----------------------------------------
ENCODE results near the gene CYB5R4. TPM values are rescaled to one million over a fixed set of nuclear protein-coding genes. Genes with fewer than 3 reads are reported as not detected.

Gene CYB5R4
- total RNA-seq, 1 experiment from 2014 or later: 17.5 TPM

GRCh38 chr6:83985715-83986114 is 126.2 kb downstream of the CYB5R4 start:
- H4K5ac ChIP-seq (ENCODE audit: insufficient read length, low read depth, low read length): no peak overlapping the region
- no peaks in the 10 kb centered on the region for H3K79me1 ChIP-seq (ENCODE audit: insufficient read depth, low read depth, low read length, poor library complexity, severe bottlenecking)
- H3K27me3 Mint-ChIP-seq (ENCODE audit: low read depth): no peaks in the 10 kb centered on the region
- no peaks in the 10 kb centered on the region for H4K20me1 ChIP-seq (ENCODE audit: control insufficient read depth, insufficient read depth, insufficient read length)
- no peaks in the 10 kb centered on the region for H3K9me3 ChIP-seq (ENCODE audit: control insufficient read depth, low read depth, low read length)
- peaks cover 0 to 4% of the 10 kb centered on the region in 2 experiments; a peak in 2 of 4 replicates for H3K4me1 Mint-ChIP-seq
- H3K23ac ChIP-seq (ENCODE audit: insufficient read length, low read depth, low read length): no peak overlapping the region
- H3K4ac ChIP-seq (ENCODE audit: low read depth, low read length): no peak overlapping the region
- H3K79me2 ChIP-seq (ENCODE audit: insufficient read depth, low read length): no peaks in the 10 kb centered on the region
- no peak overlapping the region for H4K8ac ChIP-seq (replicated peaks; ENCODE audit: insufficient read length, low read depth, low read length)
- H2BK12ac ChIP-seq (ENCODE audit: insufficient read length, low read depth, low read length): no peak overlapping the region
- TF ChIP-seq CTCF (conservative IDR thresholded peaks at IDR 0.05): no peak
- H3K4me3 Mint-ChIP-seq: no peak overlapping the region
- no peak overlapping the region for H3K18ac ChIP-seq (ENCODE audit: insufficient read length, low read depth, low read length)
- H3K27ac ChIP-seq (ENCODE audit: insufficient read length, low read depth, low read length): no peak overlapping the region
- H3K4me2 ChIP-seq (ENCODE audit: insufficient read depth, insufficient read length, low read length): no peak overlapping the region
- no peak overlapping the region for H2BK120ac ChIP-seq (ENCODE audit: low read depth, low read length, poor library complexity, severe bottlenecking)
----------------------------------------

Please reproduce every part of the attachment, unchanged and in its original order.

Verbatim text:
ENCODE results near the gene CYB5R4. TPM values are rescaled to one million over a fixed set of nuclear protein-coding genes. Genes with fewer than 3 reads are reported as not detected.

Gene CYB5R4
- total RNA-seq, 1 experiment from 2014 or later: 17.5 TPM

GRCh38 chr6:83985715-83986114 is 126.2 kb downstream of the CYB5R4 start:
- H4K5ac ChIP-seq (ENCODE audit: insufficient read length, low read depth, low read length): no peak overlapping the region
- no peaks in the 10 kb centered on the region for H3K79me1 ChIP-seq (ENCODE audit: insufficient read depth, low read depth, low read length, poor library complexity, severe bottlenecking)
- H3K27me3 Mint-ChIP-seq (ENCODE audit: low read depth): no peaks in the 10 kb centered on the region
- no peaks in the 10 kb centered on the region for H4K20me1 ChIP-seq (ENCODE audit: control insufficient read depth, insufficient read depth, insufficient read length)
- no peaks in the 10 kb centered on the region for H3K9me3 ChIP-seq (ENCODE audit: control insufficient read depth, low read depth, low read length)
- peaks cover 0 to 4% of the 10 kb centered on the region in 2 experiments; a peak in 2 of 4 replicates for H3K4me1 Mint-ChIP-seq
- H3K23ac ChIP-seq (ENCODE audit: insufficient read length, low read depth, low read length): no peak overlapping the region
- H3K4ac ChIP-seq (ENCODE audit: low read depth, low read length): no peak overlapping the region
- H3K79me2 ChIP-seq (ENCODE audit: insufficient read depth, low read length): no peaks in the 10 kb centered on the region
- no peak overlapping the region for H4K8ac ChIP-seq (replicated peaks; ENCODE audit: insufficient read length, low read depth, low read length)
- H2BK12ac ChIP-seq (ENCODE audit: insufficient read length, low read depth, low read length): no peak overlapping the region
- TF ChIP-seq CTCF (conservative IDR thresholded peaks at IDR 0.05): no peak
- H3K4me3 Mint-ChIP-seq: no peak overlapping the region
- no peak overlapping the region for H3K18ac ChIP-seq (ENCODE audit: insufficient read length, low read depth, low read length)
- H3K27ac ChIP-seq (ENCODE audit: insufficient read length, low read depth, low read length): no peak overlapping the region
- H3K4me2 ChIP-seq (ENCODE audit: insufficient read depth, insufficient read length, low read length): no peak overlapping the region
- no peak overlapping the region for H2BK120ac ChIP-seq (ENCODE audit: low read depth, low read length, poor library complexity, severe bottlenecking)